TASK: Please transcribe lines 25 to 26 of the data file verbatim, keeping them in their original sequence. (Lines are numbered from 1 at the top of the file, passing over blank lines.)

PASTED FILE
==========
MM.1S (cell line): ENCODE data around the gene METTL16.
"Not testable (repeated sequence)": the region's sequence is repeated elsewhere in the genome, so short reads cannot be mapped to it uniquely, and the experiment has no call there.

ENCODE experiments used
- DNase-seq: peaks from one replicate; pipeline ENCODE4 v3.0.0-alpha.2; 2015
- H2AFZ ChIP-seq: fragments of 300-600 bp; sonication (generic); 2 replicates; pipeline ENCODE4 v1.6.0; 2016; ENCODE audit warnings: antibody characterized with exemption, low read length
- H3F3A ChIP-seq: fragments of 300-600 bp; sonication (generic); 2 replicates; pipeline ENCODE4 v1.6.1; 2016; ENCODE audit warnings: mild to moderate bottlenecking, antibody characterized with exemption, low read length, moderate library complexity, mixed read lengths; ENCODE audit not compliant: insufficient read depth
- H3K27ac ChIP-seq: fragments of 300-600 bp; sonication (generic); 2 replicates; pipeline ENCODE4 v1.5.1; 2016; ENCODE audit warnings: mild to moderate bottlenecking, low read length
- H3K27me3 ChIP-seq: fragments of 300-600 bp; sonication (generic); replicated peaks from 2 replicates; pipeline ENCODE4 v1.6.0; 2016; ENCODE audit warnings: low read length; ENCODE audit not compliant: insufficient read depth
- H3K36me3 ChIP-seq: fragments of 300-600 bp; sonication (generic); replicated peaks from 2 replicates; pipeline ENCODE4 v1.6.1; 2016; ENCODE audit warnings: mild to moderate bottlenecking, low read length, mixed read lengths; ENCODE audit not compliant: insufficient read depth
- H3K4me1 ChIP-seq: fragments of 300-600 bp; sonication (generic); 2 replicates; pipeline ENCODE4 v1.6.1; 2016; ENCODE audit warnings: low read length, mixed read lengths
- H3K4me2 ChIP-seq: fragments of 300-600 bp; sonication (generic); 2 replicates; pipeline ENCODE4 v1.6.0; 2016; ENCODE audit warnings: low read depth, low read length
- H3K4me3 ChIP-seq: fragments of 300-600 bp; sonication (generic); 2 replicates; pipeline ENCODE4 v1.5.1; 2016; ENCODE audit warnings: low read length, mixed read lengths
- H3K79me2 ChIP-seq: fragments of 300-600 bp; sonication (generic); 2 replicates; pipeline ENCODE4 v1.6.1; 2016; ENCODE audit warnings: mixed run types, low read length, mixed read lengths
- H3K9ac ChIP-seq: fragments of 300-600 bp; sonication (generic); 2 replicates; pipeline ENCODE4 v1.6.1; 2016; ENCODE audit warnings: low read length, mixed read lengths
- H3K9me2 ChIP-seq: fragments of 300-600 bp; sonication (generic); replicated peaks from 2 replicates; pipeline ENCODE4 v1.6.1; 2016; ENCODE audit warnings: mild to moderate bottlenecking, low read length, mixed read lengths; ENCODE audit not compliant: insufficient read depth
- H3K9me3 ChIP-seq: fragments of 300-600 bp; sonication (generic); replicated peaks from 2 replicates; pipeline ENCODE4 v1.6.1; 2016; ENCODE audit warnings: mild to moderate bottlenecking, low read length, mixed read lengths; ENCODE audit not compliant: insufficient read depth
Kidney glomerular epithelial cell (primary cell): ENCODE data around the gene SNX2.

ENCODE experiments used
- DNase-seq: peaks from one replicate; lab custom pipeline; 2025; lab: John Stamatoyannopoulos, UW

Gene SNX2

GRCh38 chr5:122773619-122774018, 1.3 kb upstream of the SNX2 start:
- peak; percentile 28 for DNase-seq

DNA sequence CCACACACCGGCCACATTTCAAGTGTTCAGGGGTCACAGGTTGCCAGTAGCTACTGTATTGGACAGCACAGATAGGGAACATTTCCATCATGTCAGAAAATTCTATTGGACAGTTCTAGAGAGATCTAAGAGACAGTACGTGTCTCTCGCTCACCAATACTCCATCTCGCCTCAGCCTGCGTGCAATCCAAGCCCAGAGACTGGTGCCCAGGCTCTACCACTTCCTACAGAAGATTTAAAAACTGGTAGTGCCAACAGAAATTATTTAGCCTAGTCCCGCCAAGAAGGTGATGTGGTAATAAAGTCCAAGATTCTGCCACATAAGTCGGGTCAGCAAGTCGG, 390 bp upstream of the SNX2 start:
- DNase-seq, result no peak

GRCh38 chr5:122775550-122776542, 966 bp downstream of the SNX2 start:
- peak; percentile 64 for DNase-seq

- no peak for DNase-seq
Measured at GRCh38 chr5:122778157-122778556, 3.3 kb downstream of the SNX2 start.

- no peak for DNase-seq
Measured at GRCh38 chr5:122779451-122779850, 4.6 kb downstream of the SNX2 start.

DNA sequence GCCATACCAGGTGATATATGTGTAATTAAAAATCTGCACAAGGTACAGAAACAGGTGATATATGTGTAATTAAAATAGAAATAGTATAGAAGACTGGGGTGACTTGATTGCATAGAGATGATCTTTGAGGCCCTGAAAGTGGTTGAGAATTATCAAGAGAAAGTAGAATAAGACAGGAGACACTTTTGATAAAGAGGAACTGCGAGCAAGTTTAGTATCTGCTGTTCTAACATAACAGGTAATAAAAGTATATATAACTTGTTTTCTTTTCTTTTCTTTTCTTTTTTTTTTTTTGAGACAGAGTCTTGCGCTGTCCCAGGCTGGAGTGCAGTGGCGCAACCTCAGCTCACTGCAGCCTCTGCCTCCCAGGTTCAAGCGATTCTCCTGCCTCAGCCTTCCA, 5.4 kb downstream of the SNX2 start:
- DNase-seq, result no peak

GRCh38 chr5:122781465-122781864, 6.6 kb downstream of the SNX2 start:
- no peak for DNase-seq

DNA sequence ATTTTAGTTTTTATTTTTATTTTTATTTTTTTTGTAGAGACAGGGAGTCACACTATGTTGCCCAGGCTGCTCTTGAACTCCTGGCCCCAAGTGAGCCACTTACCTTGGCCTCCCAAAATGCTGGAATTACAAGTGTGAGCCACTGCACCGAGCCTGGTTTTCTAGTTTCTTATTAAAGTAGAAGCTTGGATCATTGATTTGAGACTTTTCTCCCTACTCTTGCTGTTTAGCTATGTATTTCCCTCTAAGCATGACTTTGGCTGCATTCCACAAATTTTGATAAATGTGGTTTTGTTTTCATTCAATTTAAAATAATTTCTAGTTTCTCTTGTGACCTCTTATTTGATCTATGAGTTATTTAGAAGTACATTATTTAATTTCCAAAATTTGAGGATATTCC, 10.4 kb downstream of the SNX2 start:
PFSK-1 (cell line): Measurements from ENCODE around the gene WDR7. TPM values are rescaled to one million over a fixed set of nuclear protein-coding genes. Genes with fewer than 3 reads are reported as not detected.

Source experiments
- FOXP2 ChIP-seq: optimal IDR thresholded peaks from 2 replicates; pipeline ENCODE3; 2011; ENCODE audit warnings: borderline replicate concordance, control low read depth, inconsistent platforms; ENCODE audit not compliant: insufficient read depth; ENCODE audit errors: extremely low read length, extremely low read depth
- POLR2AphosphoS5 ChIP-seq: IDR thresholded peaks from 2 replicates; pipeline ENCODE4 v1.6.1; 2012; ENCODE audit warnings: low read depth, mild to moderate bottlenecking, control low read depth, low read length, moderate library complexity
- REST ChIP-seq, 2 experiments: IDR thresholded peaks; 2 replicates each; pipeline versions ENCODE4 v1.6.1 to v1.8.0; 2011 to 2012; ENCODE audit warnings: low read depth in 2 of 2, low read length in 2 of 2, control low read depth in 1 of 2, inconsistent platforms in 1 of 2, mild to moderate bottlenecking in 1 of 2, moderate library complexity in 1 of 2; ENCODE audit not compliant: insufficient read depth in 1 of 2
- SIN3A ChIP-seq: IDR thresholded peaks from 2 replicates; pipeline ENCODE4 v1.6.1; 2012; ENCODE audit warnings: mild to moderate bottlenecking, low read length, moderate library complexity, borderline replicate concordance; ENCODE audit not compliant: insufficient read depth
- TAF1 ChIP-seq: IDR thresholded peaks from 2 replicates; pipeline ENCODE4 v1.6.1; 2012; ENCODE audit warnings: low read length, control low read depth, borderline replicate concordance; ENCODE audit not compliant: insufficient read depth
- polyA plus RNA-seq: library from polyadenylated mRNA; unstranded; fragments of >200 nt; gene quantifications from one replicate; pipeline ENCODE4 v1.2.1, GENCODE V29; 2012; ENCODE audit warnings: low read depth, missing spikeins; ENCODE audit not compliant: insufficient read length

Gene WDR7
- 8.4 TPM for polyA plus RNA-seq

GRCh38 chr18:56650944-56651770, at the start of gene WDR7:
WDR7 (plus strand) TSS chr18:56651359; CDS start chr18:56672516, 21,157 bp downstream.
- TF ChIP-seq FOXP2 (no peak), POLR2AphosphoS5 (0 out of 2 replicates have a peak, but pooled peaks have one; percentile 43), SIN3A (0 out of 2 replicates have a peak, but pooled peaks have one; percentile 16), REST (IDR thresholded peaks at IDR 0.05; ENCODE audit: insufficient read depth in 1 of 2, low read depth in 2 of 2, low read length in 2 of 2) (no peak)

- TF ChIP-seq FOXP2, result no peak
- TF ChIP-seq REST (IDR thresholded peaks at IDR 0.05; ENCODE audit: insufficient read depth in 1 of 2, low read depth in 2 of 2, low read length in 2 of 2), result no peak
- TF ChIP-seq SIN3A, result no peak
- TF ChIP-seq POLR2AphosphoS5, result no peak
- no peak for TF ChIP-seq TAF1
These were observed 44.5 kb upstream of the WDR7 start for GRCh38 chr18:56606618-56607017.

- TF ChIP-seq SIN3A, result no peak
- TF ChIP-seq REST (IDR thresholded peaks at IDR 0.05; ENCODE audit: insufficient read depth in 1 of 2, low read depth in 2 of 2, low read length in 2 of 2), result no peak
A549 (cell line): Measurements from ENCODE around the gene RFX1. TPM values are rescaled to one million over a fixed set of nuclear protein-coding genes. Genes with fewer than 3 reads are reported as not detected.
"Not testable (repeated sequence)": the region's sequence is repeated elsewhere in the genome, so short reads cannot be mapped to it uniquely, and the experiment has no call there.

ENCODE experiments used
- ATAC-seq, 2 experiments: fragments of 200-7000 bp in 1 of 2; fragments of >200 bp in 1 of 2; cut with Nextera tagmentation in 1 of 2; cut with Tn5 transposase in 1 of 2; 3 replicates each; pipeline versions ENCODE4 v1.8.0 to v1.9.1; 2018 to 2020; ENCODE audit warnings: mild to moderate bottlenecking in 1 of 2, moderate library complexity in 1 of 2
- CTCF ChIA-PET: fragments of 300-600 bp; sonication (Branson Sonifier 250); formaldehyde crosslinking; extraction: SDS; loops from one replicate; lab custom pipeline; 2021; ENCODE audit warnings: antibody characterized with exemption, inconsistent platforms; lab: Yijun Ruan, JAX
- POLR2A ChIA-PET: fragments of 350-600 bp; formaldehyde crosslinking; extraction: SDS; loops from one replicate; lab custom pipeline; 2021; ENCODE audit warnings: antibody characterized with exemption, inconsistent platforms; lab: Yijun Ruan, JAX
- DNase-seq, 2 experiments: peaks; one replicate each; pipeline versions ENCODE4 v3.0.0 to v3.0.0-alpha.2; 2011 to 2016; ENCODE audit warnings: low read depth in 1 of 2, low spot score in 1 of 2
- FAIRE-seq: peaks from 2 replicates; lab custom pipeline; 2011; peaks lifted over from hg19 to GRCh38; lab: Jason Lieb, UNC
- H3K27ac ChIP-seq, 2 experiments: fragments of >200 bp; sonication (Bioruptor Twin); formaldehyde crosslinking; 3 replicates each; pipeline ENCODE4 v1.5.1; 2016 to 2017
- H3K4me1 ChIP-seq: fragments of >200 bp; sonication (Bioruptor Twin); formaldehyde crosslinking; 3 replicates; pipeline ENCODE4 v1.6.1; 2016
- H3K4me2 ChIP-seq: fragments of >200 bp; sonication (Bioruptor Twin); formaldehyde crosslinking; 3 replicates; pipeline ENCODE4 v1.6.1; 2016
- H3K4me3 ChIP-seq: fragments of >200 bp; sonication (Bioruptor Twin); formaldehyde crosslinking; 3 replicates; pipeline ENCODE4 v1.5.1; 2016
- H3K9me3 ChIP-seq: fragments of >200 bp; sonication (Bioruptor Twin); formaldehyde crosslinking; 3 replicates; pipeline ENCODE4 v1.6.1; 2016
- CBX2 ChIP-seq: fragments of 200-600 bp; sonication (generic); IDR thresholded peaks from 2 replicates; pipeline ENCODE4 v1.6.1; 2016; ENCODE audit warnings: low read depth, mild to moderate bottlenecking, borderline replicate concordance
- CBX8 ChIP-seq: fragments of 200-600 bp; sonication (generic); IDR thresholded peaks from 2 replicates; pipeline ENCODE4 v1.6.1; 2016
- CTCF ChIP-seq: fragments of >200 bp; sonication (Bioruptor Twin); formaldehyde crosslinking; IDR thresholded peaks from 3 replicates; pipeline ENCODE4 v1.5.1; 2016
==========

GRCh38 chr5:122775550-122776542, 966 bp downstream of the SNX2 start:
- peak; percentile 64 for DNase-seq